Duke Energy, Duke University partner on innovative power project

Under a proposed 35-year agreement and subject to approval by the North Carolina Utilities Commission (NCUC), Duke Energy Carolinas proposes to own, build and operate a 21-megawatt (MW) natural gas combined heat and power (CHP) facility on the Duke University campus in Durham.

If approved, the plant would use the waste heat from generating electricity to produce thermal energy and steam needed for the university, making it one of the most efficient generating assets in the Duke Energy generation fleet. The electric power would be put back on the Duke Energy electric grid to serve the university and nearby customers.

“This project will provide a cleaner and more diverse energy mix for the community and provide the value of thermal energy for the university,” said David Fountain, Duke Energy North Carolina president. “The innovative approach provides multiple benefits to a large customer like Duke University and is a cost-effective generation asset for Duke Energy and our customers in North Carolina.”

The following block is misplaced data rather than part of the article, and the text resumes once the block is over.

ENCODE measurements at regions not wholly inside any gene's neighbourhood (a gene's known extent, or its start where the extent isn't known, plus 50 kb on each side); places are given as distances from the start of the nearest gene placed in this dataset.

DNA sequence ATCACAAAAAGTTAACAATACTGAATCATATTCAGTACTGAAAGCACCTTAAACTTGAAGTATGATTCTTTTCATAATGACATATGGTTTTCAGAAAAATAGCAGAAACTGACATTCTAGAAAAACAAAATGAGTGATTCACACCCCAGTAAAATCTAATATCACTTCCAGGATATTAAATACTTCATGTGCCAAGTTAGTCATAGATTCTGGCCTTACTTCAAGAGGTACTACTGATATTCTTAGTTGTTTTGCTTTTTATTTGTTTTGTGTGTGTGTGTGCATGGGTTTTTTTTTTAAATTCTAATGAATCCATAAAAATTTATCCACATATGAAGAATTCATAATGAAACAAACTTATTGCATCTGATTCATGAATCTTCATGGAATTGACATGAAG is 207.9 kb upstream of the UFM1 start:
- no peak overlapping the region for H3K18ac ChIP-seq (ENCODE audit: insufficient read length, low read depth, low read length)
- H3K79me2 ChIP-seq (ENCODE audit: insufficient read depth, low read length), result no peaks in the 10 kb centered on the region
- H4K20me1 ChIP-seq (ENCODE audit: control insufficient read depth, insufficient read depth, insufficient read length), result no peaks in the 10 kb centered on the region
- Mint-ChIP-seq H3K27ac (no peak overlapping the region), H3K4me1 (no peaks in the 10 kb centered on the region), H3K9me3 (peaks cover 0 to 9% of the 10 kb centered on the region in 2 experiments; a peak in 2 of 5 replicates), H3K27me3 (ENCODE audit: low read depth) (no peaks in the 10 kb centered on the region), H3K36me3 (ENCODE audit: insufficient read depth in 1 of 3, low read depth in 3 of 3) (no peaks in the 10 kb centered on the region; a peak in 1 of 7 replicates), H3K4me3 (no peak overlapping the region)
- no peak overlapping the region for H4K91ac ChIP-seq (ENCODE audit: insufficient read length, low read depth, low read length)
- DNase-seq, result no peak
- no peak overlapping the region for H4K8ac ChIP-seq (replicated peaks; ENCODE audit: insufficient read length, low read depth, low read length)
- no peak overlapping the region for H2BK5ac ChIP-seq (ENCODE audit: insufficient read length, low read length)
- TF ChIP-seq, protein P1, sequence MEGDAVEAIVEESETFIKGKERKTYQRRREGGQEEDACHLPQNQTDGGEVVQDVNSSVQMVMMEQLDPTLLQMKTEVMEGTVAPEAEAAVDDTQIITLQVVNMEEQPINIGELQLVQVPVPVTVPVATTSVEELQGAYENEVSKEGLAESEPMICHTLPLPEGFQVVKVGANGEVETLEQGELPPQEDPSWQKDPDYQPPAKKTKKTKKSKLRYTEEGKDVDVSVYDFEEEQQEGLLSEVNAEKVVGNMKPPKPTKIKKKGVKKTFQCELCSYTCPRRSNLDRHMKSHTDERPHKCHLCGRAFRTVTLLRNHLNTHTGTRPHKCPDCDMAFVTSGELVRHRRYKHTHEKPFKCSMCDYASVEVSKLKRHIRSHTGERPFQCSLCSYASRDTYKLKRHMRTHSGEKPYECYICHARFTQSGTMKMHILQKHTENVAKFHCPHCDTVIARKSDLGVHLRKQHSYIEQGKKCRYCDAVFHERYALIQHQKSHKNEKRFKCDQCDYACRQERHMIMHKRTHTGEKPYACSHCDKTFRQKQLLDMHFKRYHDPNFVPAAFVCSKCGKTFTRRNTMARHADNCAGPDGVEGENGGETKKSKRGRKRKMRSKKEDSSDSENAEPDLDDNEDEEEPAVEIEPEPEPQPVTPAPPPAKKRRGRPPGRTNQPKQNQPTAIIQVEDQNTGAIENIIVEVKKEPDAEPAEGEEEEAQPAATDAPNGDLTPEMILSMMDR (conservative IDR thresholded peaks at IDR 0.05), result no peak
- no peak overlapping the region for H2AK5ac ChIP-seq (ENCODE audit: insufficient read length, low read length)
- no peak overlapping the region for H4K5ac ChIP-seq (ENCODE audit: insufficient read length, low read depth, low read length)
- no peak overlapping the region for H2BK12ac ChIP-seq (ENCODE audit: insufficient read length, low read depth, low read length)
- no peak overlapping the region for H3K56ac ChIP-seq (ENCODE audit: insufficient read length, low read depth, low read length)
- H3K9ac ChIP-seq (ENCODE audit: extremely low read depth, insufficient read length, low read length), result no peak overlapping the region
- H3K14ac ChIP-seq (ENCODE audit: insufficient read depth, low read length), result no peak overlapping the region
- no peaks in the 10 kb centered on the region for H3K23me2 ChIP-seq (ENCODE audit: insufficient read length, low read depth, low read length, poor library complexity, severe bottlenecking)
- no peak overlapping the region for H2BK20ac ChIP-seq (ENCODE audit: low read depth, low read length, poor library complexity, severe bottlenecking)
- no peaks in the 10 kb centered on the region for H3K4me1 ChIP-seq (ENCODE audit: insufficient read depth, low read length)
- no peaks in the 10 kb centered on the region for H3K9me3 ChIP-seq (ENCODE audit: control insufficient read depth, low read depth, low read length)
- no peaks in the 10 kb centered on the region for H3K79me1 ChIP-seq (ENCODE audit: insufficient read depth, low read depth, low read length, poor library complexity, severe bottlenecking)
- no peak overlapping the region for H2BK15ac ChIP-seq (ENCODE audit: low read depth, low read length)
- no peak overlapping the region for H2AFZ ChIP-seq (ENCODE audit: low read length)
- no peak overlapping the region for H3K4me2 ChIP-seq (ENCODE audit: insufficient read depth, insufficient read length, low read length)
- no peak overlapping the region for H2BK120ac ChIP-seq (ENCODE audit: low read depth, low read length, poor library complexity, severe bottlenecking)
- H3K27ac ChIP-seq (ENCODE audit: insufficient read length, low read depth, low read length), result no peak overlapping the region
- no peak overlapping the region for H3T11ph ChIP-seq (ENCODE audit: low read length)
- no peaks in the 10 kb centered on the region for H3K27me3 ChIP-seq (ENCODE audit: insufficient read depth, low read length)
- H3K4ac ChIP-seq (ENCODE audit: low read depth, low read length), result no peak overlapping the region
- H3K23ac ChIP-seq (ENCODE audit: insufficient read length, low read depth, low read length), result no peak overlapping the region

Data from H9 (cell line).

In addition to 21 megawatts of power, the facility would be capable of producing roughly 75,000 pounds per hour of steam, which would be sold to Duke University for heating water among other things. The CHP facility would be connected to an existing Duke Energy substation located on the campus, which serves the university and its medical center as well as other customers.

“This partnership will provide value for Duke University and will accelerate our progress towards climate neutrality,” said Duke University’s executive vice president Tallman Trask III.  “By combining steam and electricity generation systems, we can increase efficiency and reduce our overall consumption by millions of units of energy each year, and have a positive effect on the community at large.”

By displacing the current electricity mix and boilers currently serving the university, the project would lower energy-related carbon dioxide emissions at Duke University by about 25 percent. In the future, the project could also be used to isolate the critical loads on the campus, providing a method to increase reliability to hospitals and clinics as additional grid back up.

Duke Energy Carolinas will file with the NCUC for a Certificate of Public Convenience and Necessity for the project. If approved, the project – around $55 million – is expected to come online in 2018.

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